- The applicant must provide information that enables NTIA to determine that the proposed project is technically feasible, including submitting a system design and project timeline certified by a professional engineer for any project requesting funds over $1 million.
- The applicant must demonstrate the ability of the project to be sustained beyond the funding period.
- The applicant must commit to the program’s Nondiscrimination and Interconnection Obligations— 1) adherence to the FCC’s Internet Policy Statement; [see footnote 4 ] 2) not favor some lawful Internet applications and content over others; 3) describe and display any network management policies; 4) connect to the public Internet and not be an entirely private closed network; and 5) offer interconnection where technically feasible, including the ability to connect to the public Internet and physical interconnection for the exchange of traffic. [see footnote 5 ]
- Applicants for Last Mile infrastructure projects must provide service to the entire territory of each census block included in the funded service area unless the applicant can provide a reasoned explanation as to why providing coverage for an entire census block is infeasible.
BTOP Application Process
The NoFA sets forth a two-step application review process. The goal in step one is to create a pool of viable and potentially fundable applications. After an initial screening to determine whether applications meet eligibility factors (such as application completeness) step one will consist of evaluating and scoring each BTOP application against objective criteria and not against other applications. Applications will be evaluated by at least three expert reviewers against objective criteria within four general categories: 1) project purpose, 2) project benefits, 3) project viability, and 4) project budget and sustainability. Scores will be averaged and the applications that are considered to be the most highly qualified will advance for further consideration.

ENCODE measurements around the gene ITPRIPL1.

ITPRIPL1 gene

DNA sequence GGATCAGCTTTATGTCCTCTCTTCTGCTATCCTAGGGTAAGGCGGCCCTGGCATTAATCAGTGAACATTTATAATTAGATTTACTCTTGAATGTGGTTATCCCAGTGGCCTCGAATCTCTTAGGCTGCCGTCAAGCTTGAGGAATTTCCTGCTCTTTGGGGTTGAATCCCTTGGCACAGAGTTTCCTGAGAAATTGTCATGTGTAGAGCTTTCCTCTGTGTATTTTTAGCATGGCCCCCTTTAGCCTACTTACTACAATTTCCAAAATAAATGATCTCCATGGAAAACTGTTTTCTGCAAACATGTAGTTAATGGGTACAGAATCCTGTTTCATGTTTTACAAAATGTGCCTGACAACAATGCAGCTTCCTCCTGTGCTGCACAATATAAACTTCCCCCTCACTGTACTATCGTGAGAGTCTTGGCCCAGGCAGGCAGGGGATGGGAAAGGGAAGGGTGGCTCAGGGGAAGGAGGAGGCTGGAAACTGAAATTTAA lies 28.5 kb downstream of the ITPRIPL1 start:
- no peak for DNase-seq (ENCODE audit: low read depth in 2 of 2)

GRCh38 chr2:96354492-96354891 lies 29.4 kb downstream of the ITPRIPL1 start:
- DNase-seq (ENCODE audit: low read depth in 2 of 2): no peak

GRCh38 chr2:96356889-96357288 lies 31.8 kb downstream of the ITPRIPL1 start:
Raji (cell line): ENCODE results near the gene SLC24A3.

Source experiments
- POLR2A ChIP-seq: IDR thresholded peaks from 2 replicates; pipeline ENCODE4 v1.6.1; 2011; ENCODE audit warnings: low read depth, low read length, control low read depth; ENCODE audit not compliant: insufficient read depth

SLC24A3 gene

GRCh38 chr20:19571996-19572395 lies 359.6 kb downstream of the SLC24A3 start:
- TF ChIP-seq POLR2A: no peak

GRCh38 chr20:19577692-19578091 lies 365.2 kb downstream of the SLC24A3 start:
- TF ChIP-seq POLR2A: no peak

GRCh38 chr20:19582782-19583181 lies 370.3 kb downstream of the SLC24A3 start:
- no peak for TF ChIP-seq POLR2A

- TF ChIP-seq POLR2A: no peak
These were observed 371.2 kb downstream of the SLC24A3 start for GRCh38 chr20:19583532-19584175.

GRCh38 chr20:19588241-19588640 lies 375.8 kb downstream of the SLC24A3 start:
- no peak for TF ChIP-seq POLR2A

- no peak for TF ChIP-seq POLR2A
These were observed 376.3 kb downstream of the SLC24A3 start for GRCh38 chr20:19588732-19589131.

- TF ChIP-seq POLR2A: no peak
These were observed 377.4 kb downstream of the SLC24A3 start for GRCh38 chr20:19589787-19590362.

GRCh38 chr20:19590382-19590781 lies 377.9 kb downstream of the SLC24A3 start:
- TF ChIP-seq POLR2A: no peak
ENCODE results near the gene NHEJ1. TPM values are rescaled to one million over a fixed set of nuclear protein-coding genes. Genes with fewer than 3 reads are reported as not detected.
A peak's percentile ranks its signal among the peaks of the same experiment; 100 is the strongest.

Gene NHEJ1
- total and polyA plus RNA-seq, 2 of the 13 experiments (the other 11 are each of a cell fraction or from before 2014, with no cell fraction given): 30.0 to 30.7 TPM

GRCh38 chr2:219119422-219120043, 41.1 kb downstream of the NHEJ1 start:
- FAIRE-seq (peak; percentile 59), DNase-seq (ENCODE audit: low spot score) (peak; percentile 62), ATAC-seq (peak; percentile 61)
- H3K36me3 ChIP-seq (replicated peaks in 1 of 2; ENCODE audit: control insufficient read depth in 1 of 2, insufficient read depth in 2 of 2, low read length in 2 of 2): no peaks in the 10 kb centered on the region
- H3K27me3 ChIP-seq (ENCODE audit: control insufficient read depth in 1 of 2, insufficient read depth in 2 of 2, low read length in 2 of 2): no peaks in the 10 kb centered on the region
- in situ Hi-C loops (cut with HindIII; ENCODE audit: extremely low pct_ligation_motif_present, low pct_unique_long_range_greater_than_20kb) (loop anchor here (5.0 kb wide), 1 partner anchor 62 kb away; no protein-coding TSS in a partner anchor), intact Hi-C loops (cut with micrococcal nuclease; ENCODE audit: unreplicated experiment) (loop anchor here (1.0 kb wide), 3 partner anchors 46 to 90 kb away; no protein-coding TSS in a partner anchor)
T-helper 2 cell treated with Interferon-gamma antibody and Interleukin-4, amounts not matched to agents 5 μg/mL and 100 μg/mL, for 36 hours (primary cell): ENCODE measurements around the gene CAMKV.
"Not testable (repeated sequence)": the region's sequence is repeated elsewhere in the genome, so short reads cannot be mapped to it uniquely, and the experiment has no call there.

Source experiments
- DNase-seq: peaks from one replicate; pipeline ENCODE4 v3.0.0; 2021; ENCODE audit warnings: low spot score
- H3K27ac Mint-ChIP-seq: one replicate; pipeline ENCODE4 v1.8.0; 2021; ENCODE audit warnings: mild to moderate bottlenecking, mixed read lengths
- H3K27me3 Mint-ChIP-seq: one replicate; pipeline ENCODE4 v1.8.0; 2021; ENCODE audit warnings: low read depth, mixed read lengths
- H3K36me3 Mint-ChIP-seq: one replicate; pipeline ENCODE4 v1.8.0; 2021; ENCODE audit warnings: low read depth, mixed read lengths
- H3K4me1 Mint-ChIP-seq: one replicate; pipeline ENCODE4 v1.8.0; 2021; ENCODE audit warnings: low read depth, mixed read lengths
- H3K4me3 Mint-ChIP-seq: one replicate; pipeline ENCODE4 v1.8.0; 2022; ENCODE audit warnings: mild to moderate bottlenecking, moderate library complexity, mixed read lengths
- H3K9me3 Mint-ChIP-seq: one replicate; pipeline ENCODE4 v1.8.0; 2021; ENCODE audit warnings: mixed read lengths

The goal of step two, which we consider to be the “due diligence” phase, is to fully validate the applications that advance from step one and identify the most highly qualified applications for funding. In step two, NTIA will request that applicants submit additional information as necessary to substantiate representations made in their application. The nature and scope of additional information requested will depend on the BTOP funding category in which the application was made. NTIA will review and analyze supplemental information and assign a rating, based on a five-point scale, reflecting the consistency of the application with supporting documents. Not all applications that are selected for step two will necessarily receive a grant. Grant recipients will be notified if their application has been selected for a BTOP grant. NTIA and RUS intend to announce awards beginning on or about November 7, 2009.